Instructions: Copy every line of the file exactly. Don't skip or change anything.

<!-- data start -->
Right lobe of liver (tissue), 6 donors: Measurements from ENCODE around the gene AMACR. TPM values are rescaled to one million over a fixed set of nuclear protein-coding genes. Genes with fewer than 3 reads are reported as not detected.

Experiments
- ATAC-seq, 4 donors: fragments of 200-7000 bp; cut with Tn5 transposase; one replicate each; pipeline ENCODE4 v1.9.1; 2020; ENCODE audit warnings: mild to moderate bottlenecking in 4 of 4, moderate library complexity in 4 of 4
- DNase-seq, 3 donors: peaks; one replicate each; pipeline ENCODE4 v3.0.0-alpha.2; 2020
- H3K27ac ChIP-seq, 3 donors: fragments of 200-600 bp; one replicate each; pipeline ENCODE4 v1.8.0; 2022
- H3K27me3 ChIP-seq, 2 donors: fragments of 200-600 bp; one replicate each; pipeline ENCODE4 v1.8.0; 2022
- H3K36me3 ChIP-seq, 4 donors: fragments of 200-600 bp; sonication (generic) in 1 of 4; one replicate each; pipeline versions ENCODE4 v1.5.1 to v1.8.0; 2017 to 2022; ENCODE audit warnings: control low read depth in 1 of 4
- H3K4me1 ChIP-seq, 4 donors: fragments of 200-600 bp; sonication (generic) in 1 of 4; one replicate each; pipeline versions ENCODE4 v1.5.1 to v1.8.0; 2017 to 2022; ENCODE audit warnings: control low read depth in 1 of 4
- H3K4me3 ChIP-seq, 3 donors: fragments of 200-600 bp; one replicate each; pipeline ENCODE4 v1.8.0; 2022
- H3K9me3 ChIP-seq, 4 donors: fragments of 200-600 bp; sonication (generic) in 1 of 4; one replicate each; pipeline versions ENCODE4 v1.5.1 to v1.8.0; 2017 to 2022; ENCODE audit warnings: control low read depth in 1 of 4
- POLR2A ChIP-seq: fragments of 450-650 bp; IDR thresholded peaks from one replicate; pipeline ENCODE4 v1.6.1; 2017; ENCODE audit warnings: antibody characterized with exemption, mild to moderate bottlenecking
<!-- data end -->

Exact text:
Right lobe of liver (tissue), 6 donors: Measurements from ENCODE around the gene AMACR. TPM values are rescaled to one million over a fixed set of nuclear protein-coding genes. Genes with fewer than 3 reads are reported as not detected.

Experiments
- ATAC-seq, 4 donors: fragments of 200-7000 bp; cut with Tn5 transposase; one replicate each; pipeline ENCODE4 v1.9.1; 2020; ENCODE audit warnings: mild to moderate bottlenecking in 4 of 4, moderate library complexity in 4 of 4
- DNase-seq, 3 donors: peaks; one replicate each; pipeline ENCODE4 v3.0.0-alpha.2; 2020
- H3K27ac ChIP-seq, 3 donors: fragments of 200-600 bp; one replicate each; pipeline ENCODE4 v1.8.0; 2022
- H3K27me3 ChIP-seq, 2 donors: fragments of 200-600 bp; one replicate each; pipeline ENCODE4 v1.8.0; 2022
- H3K36me3 ChIP-seq, 4 donors: fragments of 200-600 bp; sonication (generic) in 1 of 4; one replicate each; pipeline versions ENCODE4 v1.5.1 to v1.8.0; 2017 to 2022; ENCODE audit warnings: control low read depth in 1 of 4
- H3K4me1 ChIP-seq, 4 donors: fragments of 200-600 bp; sonication (generic) in 1 of 4; one replicate each; pipeline versions ENCODE4 v1.5.1 to v1.8.0; 2017 to 2022; ENCODE audit warnings: control low read depth in 1 of 4
- H3K4me3 ChIP-seq, 3 donors: fragments of 200-600 bp; one replicate each; pipeline ENCODE4 v1.8.0; 2022
- H3K9me3 ChIP-seq, 4 donors: fragments of 200-600 bp; sonication (generic) in 1 of 4; one replicate each; pipeline versions ENCODE4 v1.5.1 to v1.8.0; 2017 to 2022; ENCODE audit warnings: control low read depth in 1 of 4
- POLR2A ChIP-seq: fragments of 450-650 bp; IDR thresholded peaks from one replicate; pipeline ENCODE4 v1.6.1; 2017; ENCODE audit warnings: antibody characterized with exemption, mild to moderate bottlenecking